I get this concept of “what’s in it for me?”. This is the “driver” of so many of our actions – e.g. if companies give money to “support” Pride, they expect to get media mileage from it; and if we give money to “make Pride happen”, we may as well have that sticker (or whatever) to prove that… yes, we gave money.

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But helping should be done not because of any return; it should be done because it’s the right thing to do.

And so if/when someone asked you to donate (however small the amount may be) to help establish an actual home for senior LGBTQIA Filipinos, give.

If someone asked you to chip in (no matter how small the amount you can give) to help pay for the PhilHealth of a person living with HIV, give.

And if someone asked you to donate (whatever amount) to help finance the picket line of LGBTQIA workers who were illegally dismissed from their jobs after they (rightfully) asked to be made regular employees, give.

LGBTQIA-related issues happen EVERY DAY of the year, not just in June. So if you’re willing to cough up cash to look glamorous/fab ONLY in June, you should also be willing to do so the rest of the year…

3. Be the voice of other minorities.

This shouldn’t be a divisive issue, but it is becoming that – i.e. the supposed “hijacking of commies of Pride month” by highlighting other issues that those who complain say have nothing to do with the LGBTQIA community.

These issues include: contractualization, wage hike, extra-judicial killings, war on drugs, and so on.

Here’s the BASIC thing though: LGBTQIA people do not live in a vacuum. Some of us are contractual workers (e.g. LGBTQIA people working for – say – Zagu, or Jollibbee, or the baggers in department stores). Many of us LGBTQIA people do not get the wages we deserve (e.g. LGBTQIA people who are also nurses and teachers). There are LGBTQIA people also killed because they were allegedly involved in the drug trade; and this is even if the claim may be true or not.

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We say that LGBTQIA people are EVERYWHERE. Well, WE ARE; including among other minority sectors.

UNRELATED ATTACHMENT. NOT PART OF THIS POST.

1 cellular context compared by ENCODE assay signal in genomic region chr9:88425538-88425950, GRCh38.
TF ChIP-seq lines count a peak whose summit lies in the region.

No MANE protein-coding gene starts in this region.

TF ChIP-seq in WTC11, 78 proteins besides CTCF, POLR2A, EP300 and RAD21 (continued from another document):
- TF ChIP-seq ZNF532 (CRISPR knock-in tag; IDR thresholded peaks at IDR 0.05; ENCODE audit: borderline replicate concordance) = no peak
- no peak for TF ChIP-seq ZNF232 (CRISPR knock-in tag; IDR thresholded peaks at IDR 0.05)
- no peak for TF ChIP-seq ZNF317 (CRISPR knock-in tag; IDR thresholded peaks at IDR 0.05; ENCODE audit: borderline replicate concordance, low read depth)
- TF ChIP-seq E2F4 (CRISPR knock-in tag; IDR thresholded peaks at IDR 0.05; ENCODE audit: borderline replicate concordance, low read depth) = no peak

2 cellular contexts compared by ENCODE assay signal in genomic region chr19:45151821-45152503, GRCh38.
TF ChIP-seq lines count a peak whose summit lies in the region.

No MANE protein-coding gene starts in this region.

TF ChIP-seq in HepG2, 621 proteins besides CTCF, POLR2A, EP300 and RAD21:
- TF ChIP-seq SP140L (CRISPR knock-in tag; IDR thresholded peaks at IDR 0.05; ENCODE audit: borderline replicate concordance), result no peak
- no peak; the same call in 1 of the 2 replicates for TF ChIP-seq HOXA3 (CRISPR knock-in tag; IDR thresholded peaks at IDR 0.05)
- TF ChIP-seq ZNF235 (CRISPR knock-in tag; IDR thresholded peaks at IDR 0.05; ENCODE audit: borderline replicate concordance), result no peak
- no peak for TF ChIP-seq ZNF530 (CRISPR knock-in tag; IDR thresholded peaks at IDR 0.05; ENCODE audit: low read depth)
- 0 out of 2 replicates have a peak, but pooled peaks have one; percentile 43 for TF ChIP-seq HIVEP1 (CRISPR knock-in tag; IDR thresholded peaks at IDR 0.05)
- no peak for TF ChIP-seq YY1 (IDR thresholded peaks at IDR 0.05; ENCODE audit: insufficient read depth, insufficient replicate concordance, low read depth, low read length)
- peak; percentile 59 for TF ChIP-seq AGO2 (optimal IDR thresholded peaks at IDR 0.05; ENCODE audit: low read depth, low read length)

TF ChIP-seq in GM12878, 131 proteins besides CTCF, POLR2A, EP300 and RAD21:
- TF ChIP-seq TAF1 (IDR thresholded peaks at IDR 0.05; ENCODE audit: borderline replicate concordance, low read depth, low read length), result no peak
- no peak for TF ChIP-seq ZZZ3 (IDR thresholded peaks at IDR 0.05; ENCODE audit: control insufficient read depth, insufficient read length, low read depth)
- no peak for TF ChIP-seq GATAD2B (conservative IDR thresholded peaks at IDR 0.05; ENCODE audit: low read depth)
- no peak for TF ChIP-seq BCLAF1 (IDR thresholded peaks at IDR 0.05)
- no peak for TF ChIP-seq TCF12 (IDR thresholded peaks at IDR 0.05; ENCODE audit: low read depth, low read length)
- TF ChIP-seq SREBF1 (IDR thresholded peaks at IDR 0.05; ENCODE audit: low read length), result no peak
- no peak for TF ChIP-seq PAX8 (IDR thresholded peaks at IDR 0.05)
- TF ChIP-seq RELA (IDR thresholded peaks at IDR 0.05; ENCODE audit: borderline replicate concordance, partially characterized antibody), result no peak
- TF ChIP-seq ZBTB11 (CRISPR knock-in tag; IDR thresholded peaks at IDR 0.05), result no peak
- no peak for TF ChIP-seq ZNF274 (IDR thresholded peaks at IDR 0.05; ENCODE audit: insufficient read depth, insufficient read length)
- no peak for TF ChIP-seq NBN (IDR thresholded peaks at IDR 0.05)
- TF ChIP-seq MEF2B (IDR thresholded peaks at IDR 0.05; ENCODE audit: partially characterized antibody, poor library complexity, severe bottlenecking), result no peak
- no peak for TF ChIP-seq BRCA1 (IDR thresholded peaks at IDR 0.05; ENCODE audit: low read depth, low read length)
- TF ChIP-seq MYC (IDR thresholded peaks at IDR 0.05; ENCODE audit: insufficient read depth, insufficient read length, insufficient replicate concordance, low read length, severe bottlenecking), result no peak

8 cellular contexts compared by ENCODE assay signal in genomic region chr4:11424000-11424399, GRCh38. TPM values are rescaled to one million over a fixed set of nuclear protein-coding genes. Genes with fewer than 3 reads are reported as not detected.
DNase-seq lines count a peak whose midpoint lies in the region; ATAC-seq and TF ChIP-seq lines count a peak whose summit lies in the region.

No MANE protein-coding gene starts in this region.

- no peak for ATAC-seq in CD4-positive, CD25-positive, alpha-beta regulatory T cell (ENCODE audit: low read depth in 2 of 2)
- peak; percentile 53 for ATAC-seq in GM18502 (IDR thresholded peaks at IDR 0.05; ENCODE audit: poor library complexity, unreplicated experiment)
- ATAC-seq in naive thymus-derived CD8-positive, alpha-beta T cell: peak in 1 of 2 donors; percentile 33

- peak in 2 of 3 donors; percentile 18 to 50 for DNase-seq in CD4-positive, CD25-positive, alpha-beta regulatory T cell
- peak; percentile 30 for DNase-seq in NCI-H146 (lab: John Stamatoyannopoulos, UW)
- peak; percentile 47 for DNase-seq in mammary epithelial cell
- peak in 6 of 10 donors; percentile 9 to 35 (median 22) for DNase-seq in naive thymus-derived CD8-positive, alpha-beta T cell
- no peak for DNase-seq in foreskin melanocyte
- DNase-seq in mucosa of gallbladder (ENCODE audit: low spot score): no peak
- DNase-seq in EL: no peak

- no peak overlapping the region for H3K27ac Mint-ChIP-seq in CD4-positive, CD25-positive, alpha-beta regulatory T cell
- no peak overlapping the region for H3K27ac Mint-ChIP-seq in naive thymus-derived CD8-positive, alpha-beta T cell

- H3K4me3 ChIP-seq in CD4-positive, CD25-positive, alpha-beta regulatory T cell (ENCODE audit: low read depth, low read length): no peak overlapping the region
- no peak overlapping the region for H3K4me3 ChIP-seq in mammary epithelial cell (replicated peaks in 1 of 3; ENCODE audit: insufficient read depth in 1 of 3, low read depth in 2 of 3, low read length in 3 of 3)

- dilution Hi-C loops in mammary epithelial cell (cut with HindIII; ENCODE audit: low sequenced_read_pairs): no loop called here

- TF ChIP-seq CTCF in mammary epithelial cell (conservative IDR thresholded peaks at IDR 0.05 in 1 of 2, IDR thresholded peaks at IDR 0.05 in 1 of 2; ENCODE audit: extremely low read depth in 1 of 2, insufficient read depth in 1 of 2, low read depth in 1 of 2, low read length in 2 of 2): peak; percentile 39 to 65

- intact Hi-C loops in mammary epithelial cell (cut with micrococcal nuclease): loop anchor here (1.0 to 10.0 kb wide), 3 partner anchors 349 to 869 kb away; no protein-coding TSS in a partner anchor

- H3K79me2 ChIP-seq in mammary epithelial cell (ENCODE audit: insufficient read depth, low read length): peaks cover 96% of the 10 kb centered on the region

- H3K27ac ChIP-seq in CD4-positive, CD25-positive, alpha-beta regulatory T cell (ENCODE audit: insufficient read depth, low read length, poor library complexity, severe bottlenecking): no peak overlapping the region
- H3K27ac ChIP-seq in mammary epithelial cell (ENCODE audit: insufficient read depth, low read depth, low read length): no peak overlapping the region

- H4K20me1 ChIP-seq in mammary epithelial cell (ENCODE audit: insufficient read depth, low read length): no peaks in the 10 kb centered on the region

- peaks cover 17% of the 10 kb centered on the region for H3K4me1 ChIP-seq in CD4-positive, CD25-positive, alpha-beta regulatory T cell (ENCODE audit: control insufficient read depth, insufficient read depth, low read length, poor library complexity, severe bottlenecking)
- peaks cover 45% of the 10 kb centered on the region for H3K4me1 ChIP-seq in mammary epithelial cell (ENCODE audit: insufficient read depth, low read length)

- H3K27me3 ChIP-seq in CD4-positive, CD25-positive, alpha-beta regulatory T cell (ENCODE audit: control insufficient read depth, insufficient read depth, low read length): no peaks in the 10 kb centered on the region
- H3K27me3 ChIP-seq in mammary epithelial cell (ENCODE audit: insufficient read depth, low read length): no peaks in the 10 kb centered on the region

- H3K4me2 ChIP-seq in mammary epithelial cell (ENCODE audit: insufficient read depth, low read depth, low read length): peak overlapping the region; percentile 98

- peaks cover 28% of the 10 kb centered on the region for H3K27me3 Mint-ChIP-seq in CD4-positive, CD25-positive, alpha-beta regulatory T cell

So that we can’t separate THEIR issues from OUR issues.

4. Be seen the rest of the year.

You, like many others, helped create the noise for LGBTQIA issues during Pride month. That’s all good (and thank you, truly, for this). But please, please don’t disappear after June (or worse, don’t be the source of discrimination after June – as noted in #1).

If you can’t be bothered leaving your desk, that’s your call; but continue making noise for the LGBTQIA community.

But if/when you are able to/you are keen to, join the ongoing struggle for our total liberation – e.g. join the call for rally for the anti-discrimination bill, attend gatherings pushing for marriage equality, attend events of LGBTQIA-related NGOs (including HIV-related events), physically support LGBTQIA-related shows/productions/et cetera.

Just BE SEEN BEYOND JUNE; it matters a lot.

5. Go back to the streets… and not just to party.

So you had fun attending the parade; perhaps even more so when you attended the after-parade party/ies. That’s all good. Not one to miss out on fun, I am one with you here…

BUT be reminded that #Pride is never (just) about partying. It’s about the ongoing struggle for the human rights of LGBTQIA people (no mater what sector they may be part of).

After almost 20 (THAT’S 20!) years, the anti-discrimination bill is still languishing in Congress.
Over 80% of the new HIV cases in the Philippines affect members of the LGBTQIA community (particularly gay, bi and trans people).

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Schools (including State-owned/run) still discriminate against LGBTQIA students; a handful of them barring LGBTQIA students from enroling/attending classes because of some bloody haircut or because of what they are wearing.